The FPS is very low cost, but it does rely on sector-wide support. I appreciate the extreme busyness of 2020 and no doubt into the future, but it is an annual priority not to be missed.

2. Developing a strategy in uncertain times

We need to predict and plan for the future and build strategies to move our schools into position to survive from, and capitalise on, what is coming. I appreciate it is very difficult to formulate strategies when we are unable to make comparisons with the past. The 2020 Covid experience has poignantly highlighted this. How can we act in anticipation, how can we “run to where the ball is going rather than where it has been”?

My Washington virtual conference is testament to how things can change and are likely to remain. In my blog of 25th March 2020, I referred to the set-up of a laptop and data projector at home so my wife could still attend yoga sessions during Covid. Well, she does not intend on going back into the yoga studio.

One important barrier for success is diffusion of resources. Schools should evaluate all they do, including curricula, co-curricular and other offerings using the lens of school MissionFinancial contribution, current Competencies and Market demand. We must direct finite resources to areas that will most benefit current and future students. Stop doing things that are low on mission, financial contribution, market demand and competency; redirect resources to areas that are high on mission and market demand; and seize opportunities to invest in competencies for these areas.

For example, student wellbeing is likely to be high on a school’s mission and demanded by parents and requires continual investment in competency to identify and manage. But there may be curricula offerings with dwindling demand, not mission-centric and low student/teacher ratios so expensive to offer. With careful reputation and stakeholder management, can resources be re-directed for the benefit of current and future students and overall school sustainability?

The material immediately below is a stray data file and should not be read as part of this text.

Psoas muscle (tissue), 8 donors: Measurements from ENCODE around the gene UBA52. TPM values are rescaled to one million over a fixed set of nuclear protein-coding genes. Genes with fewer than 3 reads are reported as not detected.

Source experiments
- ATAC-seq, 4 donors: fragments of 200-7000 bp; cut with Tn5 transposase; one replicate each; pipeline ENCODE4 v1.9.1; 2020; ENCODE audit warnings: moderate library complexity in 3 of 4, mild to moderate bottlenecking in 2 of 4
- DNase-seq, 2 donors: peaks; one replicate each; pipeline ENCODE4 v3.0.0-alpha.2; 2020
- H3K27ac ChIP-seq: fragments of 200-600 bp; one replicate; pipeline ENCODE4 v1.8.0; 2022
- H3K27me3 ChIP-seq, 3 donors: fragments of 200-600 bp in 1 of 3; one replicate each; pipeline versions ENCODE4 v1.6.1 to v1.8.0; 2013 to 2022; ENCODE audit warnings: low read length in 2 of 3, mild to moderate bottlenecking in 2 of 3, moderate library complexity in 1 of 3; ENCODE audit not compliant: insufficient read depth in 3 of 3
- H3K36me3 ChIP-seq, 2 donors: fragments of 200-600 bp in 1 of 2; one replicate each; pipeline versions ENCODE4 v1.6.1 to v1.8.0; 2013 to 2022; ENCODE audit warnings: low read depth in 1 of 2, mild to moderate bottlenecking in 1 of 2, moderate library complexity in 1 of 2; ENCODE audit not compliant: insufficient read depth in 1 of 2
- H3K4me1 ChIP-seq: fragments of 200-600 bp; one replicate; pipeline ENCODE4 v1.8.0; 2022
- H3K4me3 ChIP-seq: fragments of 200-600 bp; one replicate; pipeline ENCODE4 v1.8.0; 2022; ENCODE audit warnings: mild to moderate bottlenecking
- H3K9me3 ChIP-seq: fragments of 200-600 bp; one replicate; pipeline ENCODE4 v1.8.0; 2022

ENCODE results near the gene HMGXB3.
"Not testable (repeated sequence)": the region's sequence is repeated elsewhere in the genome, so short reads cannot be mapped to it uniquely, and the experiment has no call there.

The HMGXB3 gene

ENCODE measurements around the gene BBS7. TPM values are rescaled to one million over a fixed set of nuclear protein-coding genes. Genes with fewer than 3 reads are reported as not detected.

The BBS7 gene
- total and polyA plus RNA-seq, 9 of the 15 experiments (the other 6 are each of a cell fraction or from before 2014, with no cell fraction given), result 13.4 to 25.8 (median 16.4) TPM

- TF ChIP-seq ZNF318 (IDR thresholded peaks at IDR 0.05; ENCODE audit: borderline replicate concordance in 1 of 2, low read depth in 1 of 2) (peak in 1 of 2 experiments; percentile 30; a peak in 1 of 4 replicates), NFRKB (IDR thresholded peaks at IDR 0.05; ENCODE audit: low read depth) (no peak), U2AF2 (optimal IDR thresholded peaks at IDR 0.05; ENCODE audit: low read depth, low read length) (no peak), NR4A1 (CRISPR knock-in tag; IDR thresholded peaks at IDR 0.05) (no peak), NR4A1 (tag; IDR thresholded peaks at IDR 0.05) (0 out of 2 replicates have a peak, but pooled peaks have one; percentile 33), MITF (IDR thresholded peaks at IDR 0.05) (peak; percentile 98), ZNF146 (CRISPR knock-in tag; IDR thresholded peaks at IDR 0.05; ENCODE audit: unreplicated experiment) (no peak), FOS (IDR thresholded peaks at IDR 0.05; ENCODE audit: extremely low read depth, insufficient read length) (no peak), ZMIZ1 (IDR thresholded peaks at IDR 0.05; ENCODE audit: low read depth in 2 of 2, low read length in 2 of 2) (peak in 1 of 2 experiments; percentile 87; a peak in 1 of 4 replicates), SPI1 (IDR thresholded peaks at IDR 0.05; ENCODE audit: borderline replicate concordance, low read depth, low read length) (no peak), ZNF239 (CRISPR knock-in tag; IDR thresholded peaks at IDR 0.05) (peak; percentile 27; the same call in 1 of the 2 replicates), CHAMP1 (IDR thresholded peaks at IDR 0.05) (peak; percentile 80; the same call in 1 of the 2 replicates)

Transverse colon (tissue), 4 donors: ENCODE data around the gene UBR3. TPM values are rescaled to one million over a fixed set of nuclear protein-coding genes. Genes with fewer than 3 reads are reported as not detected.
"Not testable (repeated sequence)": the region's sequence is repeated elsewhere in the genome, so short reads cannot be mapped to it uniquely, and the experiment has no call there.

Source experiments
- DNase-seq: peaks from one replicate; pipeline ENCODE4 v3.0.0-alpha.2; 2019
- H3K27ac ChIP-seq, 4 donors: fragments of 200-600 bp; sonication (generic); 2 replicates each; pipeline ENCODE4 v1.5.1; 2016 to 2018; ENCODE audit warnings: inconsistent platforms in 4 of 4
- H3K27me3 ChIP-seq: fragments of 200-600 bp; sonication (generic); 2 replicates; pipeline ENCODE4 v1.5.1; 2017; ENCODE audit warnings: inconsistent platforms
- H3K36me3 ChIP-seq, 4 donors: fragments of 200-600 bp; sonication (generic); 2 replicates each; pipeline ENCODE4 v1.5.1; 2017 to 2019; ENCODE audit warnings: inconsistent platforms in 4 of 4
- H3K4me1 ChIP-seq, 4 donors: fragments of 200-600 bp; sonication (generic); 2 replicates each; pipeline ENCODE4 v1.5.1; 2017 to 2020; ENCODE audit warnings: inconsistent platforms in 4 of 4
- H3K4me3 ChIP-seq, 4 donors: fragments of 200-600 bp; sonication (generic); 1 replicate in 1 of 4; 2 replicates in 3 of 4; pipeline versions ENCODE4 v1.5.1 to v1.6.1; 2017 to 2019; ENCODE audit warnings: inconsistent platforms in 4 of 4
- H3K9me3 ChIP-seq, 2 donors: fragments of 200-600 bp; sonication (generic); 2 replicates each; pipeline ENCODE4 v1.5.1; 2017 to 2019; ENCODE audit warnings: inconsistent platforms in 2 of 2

Here are seven questions to help your school strategise in uncertain times:

      1. How do current offerings (curricula, co-curricular) align with the school’s mission?
      2. What didn’t happen in 2020 that doesn’t need to come back?
      3. What new initiatives/investments can be leveraged going forward?
      4. Can you imagine some dramatically different but plausible future education worlds taking into consideration social, demographic, technological, economic, ecological, political, legal, ethical and competition environments?
      5. What situations could cause these worlds to occur
      6. What strategies and actions should we take to prepare for these worlds
      7. Is the 5 – 10 year budget of these scenarios financially viable/sustainable?

3.  Dollarise the plan

To be financially sustainable, your school must generate adequate cash from operations (operating surplus) to sustainably fund debt repayments plus asset reinvestment – simply, money flowing in must equal money flowing out.Your school must also maintain an adequate cash reserve to ensure the school can continue to trade during financial shocks like Covid.  Research indiciates schools should maintain bewtween one to three months-worth of expenses in cash reserves.

Once your strategy is formulated, “dollarise” it into a 5 – 10 year budget to assess key metrics such as operating surplus, cash reserves, debt levels, debt servicing and then stress test that model with various scenarios – such as decline in enrolments, increase in capital expenditure, operating and finance costs.

Somerset Education has developed a fully reconciled Income and Expenditure, Cash Flow and Balance Sheet 10-year budget model that makes financial analysis of your future school easy. It includes an assessment of key ratios against industry averages of similar schools available through participation in the ASBA/Somerset Non-Government Schools Financial Performance Survey (FPS) Australia’s largest financial database of over 600 non-government schools.
For the benefit of individual schools and the sector I encourage participation in the annual FPS. And don’t “re- invent the wheel”, save yourselves considerable e and cost by purchasing the Somerset Education Non-Government School budget mode designed in Australia and which has now been used in Australia and New Zealand by over 150 schools since its launch in 2020.